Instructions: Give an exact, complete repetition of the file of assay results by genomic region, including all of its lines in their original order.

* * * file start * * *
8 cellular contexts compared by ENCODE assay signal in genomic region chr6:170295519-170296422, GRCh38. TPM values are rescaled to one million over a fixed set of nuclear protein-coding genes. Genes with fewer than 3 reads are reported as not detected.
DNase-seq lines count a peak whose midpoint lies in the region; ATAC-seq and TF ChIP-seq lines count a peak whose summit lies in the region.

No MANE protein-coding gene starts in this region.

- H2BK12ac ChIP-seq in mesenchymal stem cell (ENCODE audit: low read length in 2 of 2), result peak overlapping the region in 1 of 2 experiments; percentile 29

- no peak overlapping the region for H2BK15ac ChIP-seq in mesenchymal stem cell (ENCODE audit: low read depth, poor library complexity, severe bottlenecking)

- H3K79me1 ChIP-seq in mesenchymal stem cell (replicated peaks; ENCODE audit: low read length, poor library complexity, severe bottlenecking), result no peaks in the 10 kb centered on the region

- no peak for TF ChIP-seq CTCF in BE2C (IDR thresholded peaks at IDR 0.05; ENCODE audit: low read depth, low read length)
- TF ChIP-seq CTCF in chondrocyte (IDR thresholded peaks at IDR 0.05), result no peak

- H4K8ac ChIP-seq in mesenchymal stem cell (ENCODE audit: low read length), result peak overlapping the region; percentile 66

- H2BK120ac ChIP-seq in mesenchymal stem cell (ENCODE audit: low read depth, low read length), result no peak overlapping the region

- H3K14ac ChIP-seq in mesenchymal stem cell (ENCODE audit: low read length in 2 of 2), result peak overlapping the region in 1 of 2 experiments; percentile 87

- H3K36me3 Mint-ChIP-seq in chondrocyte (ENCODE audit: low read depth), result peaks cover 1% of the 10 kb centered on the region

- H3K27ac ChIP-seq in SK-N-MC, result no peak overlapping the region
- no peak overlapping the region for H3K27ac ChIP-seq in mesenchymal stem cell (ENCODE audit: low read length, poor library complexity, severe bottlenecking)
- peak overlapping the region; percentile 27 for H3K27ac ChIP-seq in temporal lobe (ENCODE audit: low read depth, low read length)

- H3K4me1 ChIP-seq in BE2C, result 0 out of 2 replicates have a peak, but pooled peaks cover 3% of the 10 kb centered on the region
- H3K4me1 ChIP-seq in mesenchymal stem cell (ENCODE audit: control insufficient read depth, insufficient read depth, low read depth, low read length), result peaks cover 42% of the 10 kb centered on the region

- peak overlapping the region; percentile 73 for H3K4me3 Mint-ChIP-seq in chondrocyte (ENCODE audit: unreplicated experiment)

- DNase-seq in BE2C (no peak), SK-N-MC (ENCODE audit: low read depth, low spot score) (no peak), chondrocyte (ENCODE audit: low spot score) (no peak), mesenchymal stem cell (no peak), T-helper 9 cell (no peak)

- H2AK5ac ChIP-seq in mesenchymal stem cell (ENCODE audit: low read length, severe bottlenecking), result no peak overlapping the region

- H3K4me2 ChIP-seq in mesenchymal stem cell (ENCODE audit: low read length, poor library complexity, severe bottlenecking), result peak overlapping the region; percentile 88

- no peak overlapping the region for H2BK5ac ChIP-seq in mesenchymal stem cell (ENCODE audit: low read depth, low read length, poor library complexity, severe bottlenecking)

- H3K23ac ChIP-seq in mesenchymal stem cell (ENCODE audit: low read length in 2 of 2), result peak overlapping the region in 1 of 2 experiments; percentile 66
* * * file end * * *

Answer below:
8 cellular contexts compared by ENCODE assay signal in genomic region chr6:170295519-170296422, GRCh38. TPM values are rescaled to one million over a fixed set of nuclear protein-coding genes. Genes with fewer than 3 reads are reported as not detected.
DNase-seq lines count a peak whose midpoint lies in the region; ATAC-seq and TF ChIP-seq lines count a peak whose summit lies in the region.

No MANE protein-coding gene starts in this region.

- H2BK12ac ChIP-seq in mesenchymal stem cell (ENCODE audit: low read length in 2 of 2), result peak overlapping the region in 1 of 2 experiments; percentile 29

- no peak overlapping the region for H2BK15ac ChIP-seq in mesenchymal stem cell (ENCODE audit: low read depth, poor library complexity, severe bottlenecking)

- H3K79me1 ChIP-seq in mesenchymal stem cell (replicated peaks; ENCODE audit: low read length, poor library complexity, severe bottlenecking), result no peaks in the 10 kb centered on the region

- no peak for TF ChIP-seq CTCF in BE2C (IDR thresholded peaks at IDR 0.05; ENCODE audit: low read depth, low read length)
- TF ChIP-seq CTCF in chondrocyte (IDR thresholded peaks at IDR 0.05), result no peak

- H4K8ac ChIP-seq in mesenchymal stem cell (ENCODE audit: low read length), result peak overlapping the region; percentile 66

- H2BK120ac ChIP-seq in mesenchymal stem cell (ENCODE audit: low read depth, low read length), result no peak overlapping the region

- H3K14ac ChIP-seq in mesenchymal stem cell (ENCODE audit: low read length in 2 of 2), result peak overlapping the region in 1 of 2 experiments; percentile 87

- H3K36me3 Mint-ChIP-seq in chondrocyte (ENCODE audit: low read depth), result peaks cover 1% of the 10 kb centered on the region

- H3K27ac ChIP-seq in SK-N-MC, result no peak overlapping the region
- no peak overlapping the region for H3K27ac ChIP-seq in mesenchymal stem cell (ENCODE audit: low read length, poor library complexity, severe bottlenecking)
- peak overlapping the region; percentile 27 for H3K27ac ChIP-seq in temporal lobe (ENCODE audit: low read depth, low read length)

- H3K4me1 ChIP-seq in BE2C, result 0 out of 2 replicates have a peak, but pooled peaks cover 3% of the 10 kb centered on the region
- H3K4me1 ChIP-seq in mesenchymal stem cell (ENCODE audit: control insufficient read depth, insufficient read depth, low read depth, low read length), result peaks cover 42% of the 10 kb centered on the region

- peak overlapping the region; percentile 73 for H3K4me3 Mint-ChIP-seq in chondrocyte (ENCODE audit: unreplicated experiment)

- DNase-seq in BE2C (no peak), SK-N-MC (ENCODE audit: low read depth, low spot score) (no peak), chondrocyte (ENCODE audit: low spot score) (no peak), mesenchymal stem cell (no peak), T-helper 9 cell (no peak)

- H2AK5ac ChIP-seq in mesenchymal stem cell (ENCODE audit: low read length, severe bottlenecking), result no peak overlapping the region

- H3K4me2 ChIP-seq in mesenchymal stem cell (ENCODE audit: low read length, poor library complexity, severe bottlenecking), result peak overlapping the region; percentile 88

- no peak overlapping the region for H2BK5ac ChIP-seq in mesenchymal stem cell (ENCODE audit: low read depth, low read length, poor library complexity, severe bottlenecking)

- H3K23ac ChIP-seq in mesenchymal stem cell (ENCODE audit: low read length in 2 of 2), result peak overlapping the region in 1 of 2 experiments; percentile 66